Wash, dry and chop the parsley finely, and the arugula and spinach coarsely. Mix them in your salad bowl.

Arrange the grapes and walnut pieces over the greens, and crumble the goat cheese over as well. Drizzle with the salad dressing.

Last year at this time I made Veal in Tomato Sauce.

Friday, 22 September 2017

Broccoli with Chile & Garlic

This may be a very simple treatment for broccoli but it's really delicious, if you like butter, chile, and garlic, and I do, very much.

In fact the only thing better is to make twice as much of the garlic and chile oil, then toss in not only broccoli but cooked pasta, finishing the whole thing with a generous sprinkle of grated Parmesan cheese.

You could do this with cauliflower too, I wouldn't doubt. Perhaps not a large head of it; about 4 cups of florets would be sufficient. I figure that's the same amount as the broccoli.

2 to 4 servings
15 minutes prep time

Broccoli with Chile & Garlic

1 large head broccoli
2 or 3 cloves of garlic
2 tablespoons unsalted butter
1 tablespoon olive oil
1/4 teaspoon salt
1/4 to 1/2 teaspoon red chile flakes

Wash and trim the broccoli, and cut it into florets. Put it in a pot with an inch of water and bring to a boil; boil for 5 minutes. Drain very well.

Meanwhile, peel and mince the garlic. When the broccoli is draining, be sure the pot is dry then put the garlic, butter, olive oil, salt, and chile flakes into it. Return to the burner and bring it up to a simmer. Let it simmer for a minute or two, then add the very well drained broccoli. Stir it into the garlic and chile sauce for a minute or two, until well distributed and soaked into it, then turn it out onto its serving dish. Serve at once.

Last year at this time I made Caprese Tortellini Salad.

Wednesday, 20 September 2017

Bread Fritters

I'm really on this stale bread kick, aren't I? I mean, there always tend to be little themes that I pick up and follow for a while; but why stale bread in the middle of the summer I really don't know. Blame it on the Fattoush, I guess. Also this summer's herb theme continues, although these are really flexible in terms of how you season them and you could do other things than what I did to good effect.  I can see using poultry seasoning for stuffing-like fritters, or curry powder, or a mix of Italian herbs, or...? I'll probably make this again and use the water drained from tomatoes as the liquid - there's a fair bit of that going on at the moment, as we process our tomatoes - and in that case I might add some fresh basil (and reduce the salt). I used chicken stock but water would work perfectly well; the chicken stock was really not noticeable.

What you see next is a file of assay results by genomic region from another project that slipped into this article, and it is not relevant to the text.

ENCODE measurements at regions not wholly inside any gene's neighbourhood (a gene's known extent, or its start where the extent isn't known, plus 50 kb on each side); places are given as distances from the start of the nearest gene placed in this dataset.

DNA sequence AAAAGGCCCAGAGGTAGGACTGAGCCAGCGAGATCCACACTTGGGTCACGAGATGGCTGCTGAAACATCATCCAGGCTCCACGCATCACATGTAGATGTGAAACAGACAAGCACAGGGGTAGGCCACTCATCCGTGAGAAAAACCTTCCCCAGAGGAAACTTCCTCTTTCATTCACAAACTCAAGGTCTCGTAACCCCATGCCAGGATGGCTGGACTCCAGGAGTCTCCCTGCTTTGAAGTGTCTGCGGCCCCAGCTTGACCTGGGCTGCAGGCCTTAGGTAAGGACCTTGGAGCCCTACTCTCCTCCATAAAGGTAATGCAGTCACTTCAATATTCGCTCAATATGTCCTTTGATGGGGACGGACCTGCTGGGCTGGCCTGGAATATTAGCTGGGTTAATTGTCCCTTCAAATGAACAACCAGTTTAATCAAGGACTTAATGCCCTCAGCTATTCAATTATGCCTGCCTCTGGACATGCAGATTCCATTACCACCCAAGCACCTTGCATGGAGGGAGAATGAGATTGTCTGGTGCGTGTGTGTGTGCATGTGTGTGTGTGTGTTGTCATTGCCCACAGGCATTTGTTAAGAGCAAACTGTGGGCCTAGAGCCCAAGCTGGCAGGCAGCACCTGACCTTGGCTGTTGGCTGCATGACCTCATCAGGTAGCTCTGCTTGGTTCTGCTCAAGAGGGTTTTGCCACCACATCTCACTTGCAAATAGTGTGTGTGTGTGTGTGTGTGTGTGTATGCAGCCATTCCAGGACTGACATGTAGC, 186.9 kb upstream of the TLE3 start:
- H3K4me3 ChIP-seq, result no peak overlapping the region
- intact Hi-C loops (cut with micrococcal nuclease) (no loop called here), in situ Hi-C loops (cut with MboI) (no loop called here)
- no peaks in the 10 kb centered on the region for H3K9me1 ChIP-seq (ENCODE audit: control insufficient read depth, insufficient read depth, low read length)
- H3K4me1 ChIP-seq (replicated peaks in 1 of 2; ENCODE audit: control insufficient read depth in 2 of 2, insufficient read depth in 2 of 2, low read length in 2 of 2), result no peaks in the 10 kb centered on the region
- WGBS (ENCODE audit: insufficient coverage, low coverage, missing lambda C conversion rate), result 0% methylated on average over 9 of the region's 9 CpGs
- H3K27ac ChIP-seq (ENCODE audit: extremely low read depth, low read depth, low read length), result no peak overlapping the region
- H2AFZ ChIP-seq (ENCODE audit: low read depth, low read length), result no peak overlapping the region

Anyway, this one is more Turkish than Lebanese and if you wanted to serve it with yogurt infused with crushed garlic that would probably be a very good idea. I admit I was too harassed at the time and just passed it with some mayonnaise. Yogurt would certainly have been better but it did the job. 

6 to 8 fritters (2 to 4 servings)
20 minutes prep time

Bread Fritters

2 cups diced or crumbled stale bread
2/3 cup water, chicken stock, etc.
2 or 3 cloves of garlic
3 small shallots or 1 medium onion
1 cup finely minced parsley
2 large eggs
4 tablespoons flour
1/2 teaspoon salt
1 teaspoon sweet Hungarian paprika
freshly ground black pepper to taste

about 1/4 cup mild vegetable oil to fry

Cut or crumble the bread and put it in a mixing bowl. Pour the water, stock, or other liquid over the bread and mix it in.

Peel and mince the garlic. Peel and mince the shallots or onion. Wash, dry, trim and mince the parsley. Add all these to the bread.

Break in the eggs, and mix them in. Sprinkle the flour and seasonings over and mix them in. Let the mixture sit for about 10 minutes, then heat a large skillet over medium-high heat. Add enough oil to coat the bottom of it liberally.

Spoon in 1/6th or 1/8th of the batter, smoothing it out to form a neat, flat pancake. Add as many more pancakes as your pan will hold, and cook them for 3 or 4 minutes per side, until nicely browned. Lift them out to a plate and keep them warm in a 200°F oven (if you like - they cook pretty quickly and shouldn't cool off that much if just left on the back of the stove) while you cook the remaining fritters.

Last year at this time I made Watermelon Jelly and Sicilian Watermelon Pudding.